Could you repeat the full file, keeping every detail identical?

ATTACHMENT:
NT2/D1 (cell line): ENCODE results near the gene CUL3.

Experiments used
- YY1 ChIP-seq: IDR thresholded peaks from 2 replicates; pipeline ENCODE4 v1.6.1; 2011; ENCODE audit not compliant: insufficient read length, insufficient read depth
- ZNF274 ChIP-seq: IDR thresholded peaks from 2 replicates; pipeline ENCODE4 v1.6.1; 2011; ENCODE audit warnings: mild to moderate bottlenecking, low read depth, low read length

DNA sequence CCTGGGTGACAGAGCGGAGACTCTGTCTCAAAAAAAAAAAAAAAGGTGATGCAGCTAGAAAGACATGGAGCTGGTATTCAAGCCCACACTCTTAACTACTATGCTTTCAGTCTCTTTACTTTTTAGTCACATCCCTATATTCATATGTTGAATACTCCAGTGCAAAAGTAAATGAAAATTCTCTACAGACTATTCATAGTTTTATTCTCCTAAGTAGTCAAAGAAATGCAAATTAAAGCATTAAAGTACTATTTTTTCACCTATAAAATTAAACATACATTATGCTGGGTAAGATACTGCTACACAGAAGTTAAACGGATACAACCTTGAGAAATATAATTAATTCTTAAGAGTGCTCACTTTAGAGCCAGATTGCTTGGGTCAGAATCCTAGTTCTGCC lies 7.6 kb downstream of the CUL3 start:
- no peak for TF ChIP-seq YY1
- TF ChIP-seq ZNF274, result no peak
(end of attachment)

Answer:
NT2/D1 (cell line): ENCODE results near the gene CUL3.

Experiments used
- YY1 ChIP-seq: IDR thresholded peaks from 2 replicates; pipeline ENCODE4 v1.6.1; 2011; ENCODE audit not compliant: insufficient read length, insufficient read depth
- ZNF274 ChIP-seq: IDR thresholded peaks from 2 replicates; pipeline ENCODE4 v1.6.1; 2011; ENCODE audit warnings: mild to moderate bottlenecking, low read depth, low read length

DNA sequence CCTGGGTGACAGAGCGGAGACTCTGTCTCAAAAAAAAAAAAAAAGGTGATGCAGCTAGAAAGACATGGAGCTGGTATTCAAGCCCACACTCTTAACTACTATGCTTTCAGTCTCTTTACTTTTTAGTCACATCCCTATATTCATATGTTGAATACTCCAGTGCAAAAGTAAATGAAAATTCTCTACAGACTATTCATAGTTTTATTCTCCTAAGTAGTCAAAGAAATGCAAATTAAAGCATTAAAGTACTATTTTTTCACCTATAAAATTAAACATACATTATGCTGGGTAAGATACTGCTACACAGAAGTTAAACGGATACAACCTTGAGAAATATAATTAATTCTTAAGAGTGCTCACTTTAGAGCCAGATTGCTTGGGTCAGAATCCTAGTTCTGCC lies 7.6 kb downstream of the CUL3 start:
- no peak for TF ChIP-seq YY1
- TF ChIP-seq ZNF274, result no peak